But as is to be expected, the tribes of the Gael did not bow down and surrender feebly to the impressively armoured Knights of the Gall. Much like what happened in England a century before, the Norman invasion of Ireland was followed by a long and turbulent period of resistance and guerrilla warfare. Many of the native Gaelic kings and chieftains allied with the Norse-Gaels who dwelt within the walled Norse cities of Waterford, Dublin and Wexford, and fought the invaders. But the heavily armed mounted cavalry and men-at-arms of the Normans were a formidable force for the lightly armed Irish tribes to fight in open combat. So they fought the invaders on their own terms wherever they could. Bands of warriors operated Guerrilla style ambush and withdrawal tactics from the dense forests and the misty boglands that they knew better than any foreigner. These men formed tightly-knit warbands, much like Fionn MacCumhals Fianna of old. They became Woodkern, and it was within the dark woods that the forces of Irish resistance and independence struggled against their invaders for centuries to come. The following years brought many invaders and conquerors who sought to take from the Irish whatever they could, and contemporary sources constantly make reference to Kern as being ferocious and barbarous warriors. In time, the warriors who dwelt in the woods assumed an almost mythical guise in the minds of their enemies.

 

Even today, a man might walk in the woods alone and feel the overwhelming urge to run or climb branches or swim in streams. Being surrounded by the sturdy ancient barks of the trees and covered over by the limbs of their canopy draws out certain primitive instincts in us. I can say this for certain because I have spent much time in forests and I have felt the call of the woods in my bones. But though it is a pleasant thing to pass time in the forests on a fair day, there is a power lurking there that can chew men up and drive them to the point of insanity and death. A man who dedicates his entire life to the forests must be hard and unrelenting, but a man who also resolves to fight against a seemingly invincible enemy whilst only lightly armed and armoured must be a special breed of wildman. It would be impossible for a modern mind, so accustomed to comfort and security, to fathom the reality of the lives that these Woodkern lived. But we know that they did it and it was the norm in this country for hundreds, if not thousands, of years.

 

There are men amongst us today who feel the call of the woods and welcome the savage instincts that bubble up to the surface when we find ourselves in wild places. Many voices cry out in condemnation of the globalist, consumerist, multi-cultural vacuum that has replaced the old cultures and that makes slaves and robots of men who have the potential to be strong. Jack Donovan has described the modern world as the Empire of Nothing, which offers men only the chance to be mediocre, small, insignificant and silent. Anti-Modernism is a school of thought that seems to be on the rise as huge swathes of the population realize that they do not want the hollow trinkets that the agents of Modernism offer them. They have decided that they would rather burn out in vicious physical pursuits than grow idle and fat watching the Empires propaganda broadcasts. They have decided to ignore the many platitudes that the Empire waves in front of our faces in order to distract us from the lives that we were meant to live.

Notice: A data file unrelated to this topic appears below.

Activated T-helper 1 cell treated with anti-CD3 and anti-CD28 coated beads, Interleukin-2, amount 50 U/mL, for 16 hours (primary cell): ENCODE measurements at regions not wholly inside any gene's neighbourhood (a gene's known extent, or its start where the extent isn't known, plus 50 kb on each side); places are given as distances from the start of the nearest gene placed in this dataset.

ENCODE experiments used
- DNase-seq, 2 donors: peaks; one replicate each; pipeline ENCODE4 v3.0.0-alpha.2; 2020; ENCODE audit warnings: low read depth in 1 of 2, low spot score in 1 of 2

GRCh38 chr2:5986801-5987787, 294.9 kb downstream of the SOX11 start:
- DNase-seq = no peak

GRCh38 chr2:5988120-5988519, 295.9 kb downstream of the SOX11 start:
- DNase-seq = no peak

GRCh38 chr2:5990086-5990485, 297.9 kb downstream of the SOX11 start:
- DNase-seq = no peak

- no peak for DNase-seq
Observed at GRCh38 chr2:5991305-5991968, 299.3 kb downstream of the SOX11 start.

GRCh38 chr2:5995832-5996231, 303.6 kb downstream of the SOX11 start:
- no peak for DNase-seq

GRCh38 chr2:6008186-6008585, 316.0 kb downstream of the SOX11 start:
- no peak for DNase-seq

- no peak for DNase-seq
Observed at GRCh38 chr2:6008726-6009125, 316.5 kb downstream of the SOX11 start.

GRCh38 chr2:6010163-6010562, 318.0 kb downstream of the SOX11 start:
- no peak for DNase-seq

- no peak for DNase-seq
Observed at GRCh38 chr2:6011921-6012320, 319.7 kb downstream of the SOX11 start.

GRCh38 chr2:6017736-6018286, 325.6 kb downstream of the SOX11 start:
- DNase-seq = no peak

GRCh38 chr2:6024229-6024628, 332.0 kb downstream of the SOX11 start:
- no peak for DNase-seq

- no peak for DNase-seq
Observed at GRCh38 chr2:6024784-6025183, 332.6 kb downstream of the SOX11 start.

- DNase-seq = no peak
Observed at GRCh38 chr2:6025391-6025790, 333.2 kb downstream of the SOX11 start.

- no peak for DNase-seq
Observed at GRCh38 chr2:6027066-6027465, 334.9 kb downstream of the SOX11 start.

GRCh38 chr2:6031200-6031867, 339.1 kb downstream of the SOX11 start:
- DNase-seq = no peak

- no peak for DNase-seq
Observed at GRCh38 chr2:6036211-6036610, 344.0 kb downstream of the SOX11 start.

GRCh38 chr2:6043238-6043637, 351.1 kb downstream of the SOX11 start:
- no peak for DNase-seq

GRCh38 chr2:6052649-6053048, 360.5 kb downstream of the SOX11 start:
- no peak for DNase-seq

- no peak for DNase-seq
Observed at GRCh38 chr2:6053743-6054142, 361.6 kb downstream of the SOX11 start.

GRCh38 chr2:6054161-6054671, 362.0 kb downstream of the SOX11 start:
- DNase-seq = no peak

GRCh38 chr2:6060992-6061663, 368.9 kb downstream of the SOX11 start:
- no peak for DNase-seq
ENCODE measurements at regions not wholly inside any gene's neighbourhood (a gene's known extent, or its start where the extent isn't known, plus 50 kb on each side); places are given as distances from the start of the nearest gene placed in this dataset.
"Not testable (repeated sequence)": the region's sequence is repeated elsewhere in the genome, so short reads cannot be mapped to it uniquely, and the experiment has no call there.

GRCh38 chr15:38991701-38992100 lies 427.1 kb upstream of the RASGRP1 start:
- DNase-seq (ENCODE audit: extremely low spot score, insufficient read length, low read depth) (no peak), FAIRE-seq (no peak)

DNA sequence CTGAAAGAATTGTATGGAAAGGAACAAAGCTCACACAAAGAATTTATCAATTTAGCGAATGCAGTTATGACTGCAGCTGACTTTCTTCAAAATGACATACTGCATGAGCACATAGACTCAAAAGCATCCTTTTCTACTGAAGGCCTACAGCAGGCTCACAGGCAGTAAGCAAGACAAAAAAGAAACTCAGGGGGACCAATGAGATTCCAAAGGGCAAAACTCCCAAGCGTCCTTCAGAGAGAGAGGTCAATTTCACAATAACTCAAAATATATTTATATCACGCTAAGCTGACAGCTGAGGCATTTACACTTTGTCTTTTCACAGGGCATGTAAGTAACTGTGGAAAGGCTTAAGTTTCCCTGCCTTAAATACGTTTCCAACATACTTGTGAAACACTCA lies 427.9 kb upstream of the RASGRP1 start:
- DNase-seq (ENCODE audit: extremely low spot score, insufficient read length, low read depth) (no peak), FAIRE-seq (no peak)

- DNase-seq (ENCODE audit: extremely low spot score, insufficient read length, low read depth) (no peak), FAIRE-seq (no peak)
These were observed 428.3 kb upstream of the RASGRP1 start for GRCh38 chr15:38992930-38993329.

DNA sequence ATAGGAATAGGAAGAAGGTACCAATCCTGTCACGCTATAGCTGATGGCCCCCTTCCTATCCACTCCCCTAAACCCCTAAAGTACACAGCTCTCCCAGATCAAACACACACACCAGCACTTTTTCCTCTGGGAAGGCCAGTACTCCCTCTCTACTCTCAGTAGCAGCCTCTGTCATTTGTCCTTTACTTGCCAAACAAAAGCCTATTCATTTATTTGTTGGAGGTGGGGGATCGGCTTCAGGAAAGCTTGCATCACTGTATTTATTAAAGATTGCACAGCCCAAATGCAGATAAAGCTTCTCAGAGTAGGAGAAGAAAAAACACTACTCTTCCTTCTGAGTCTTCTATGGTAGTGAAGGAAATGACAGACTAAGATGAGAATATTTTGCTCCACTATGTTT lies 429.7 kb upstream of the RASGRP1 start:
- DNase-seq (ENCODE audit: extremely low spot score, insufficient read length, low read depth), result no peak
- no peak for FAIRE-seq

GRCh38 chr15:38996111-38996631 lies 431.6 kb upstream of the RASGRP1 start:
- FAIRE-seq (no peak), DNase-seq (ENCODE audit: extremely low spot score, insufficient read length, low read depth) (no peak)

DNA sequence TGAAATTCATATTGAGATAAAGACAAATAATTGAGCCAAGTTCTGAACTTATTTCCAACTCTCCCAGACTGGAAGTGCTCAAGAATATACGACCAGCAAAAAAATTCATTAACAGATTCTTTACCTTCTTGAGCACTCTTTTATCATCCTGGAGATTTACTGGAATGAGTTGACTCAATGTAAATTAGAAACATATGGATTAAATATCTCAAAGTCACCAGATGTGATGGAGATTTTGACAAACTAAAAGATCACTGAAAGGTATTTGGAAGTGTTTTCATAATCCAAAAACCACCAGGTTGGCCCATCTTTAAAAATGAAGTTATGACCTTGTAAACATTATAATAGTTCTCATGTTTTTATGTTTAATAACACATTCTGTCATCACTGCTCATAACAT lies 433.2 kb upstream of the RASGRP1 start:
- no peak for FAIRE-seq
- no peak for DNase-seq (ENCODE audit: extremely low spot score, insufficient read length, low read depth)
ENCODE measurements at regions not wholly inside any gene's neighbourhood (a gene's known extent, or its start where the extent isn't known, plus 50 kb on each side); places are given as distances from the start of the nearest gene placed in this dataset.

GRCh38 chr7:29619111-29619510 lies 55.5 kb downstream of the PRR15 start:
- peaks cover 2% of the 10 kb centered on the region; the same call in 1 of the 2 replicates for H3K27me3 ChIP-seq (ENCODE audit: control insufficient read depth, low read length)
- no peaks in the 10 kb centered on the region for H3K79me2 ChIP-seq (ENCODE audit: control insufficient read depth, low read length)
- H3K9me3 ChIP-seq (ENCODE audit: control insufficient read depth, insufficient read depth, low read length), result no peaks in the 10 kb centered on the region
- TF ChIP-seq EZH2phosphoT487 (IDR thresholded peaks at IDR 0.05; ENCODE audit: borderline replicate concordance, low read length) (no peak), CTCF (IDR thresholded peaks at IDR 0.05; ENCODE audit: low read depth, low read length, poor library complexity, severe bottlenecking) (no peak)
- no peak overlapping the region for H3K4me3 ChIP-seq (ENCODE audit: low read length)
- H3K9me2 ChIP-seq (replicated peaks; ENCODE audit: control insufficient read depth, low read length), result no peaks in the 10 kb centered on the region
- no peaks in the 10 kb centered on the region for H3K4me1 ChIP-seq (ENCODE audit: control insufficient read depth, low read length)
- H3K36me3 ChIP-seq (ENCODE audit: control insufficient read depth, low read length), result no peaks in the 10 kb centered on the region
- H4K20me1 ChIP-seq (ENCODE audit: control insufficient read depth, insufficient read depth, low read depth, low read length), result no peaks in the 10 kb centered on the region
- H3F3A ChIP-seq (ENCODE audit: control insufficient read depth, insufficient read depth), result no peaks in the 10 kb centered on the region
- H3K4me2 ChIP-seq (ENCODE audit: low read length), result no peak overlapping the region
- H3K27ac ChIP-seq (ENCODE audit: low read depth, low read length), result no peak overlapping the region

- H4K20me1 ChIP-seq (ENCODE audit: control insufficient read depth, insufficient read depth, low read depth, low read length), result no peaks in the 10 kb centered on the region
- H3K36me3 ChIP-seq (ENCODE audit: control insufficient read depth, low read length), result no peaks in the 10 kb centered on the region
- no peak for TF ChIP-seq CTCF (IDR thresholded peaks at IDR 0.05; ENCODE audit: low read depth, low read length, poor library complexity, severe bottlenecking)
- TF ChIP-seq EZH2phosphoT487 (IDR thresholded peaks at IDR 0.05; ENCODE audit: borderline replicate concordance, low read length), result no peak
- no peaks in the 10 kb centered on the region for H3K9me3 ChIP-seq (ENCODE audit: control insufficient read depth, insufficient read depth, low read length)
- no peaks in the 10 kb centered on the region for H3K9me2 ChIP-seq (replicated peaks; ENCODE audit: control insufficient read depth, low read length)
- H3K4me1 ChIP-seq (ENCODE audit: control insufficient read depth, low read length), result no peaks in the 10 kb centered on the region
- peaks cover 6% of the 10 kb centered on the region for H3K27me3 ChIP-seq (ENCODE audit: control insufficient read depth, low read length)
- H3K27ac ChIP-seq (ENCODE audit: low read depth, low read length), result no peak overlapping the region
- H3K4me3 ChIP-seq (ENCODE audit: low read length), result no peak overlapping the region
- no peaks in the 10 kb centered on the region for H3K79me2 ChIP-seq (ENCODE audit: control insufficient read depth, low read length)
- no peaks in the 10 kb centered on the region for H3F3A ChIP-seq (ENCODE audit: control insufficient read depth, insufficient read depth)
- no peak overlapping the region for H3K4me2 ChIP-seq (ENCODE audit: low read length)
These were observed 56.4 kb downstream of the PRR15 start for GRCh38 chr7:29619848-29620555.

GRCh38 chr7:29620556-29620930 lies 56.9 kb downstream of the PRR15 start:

But for all the talk and the discourse on the pros and cons of urban civilized society, there is not a lot of action. The Internet is a truly wondrous creation that has given each of us powers that were hitherto the domain only of the gods. But both the strength of and the problem with the Internet is that it facilitates communication between people from all across the globe with almost no time delay. This is obviously good when it comes to the dissemination of information, but it also means that people spend more time talking to strangers than they spend building personal bonds with people that they can actually meet. Words are wonderful and powerful things, but they tend to lead only to more words. Action is what spawns action, and now is a time where the actions of strong and noble men are sorely needed. We are all guilty of spending too much time on the Internet, and not enough time in the arena.

 

However, there are a number of men who have heard the call of the wilds and have taken the steps to follow the example of our ancestors. Men across the world have begun to band together in forests and fens, in gyms and garages, on mountains and in metropolises, with the sole purpose of reclaiming some of that savage wildness that we have lost and pressuring their sworn brothers into walking the path of strength. These men are modern Woodkern who forsake the many laws and conventions of tame civilization, so that they may live more purely human and natural existences. They have forsaken the smartphone for the sound of the wind that shakes the branches. They reject the vacuous TV programming that rots the mind and instead stare wild-eyed into the blazing ritual fire. They have abandoned the comforts of indolence and convenience to pursue hardship and toil and physical labour in demanding conditions. Men such as these exist all over the world and in the past few years we have heard a number of rallying calls which seek to unite these solitary Kern into small tribal bands with common goals and values.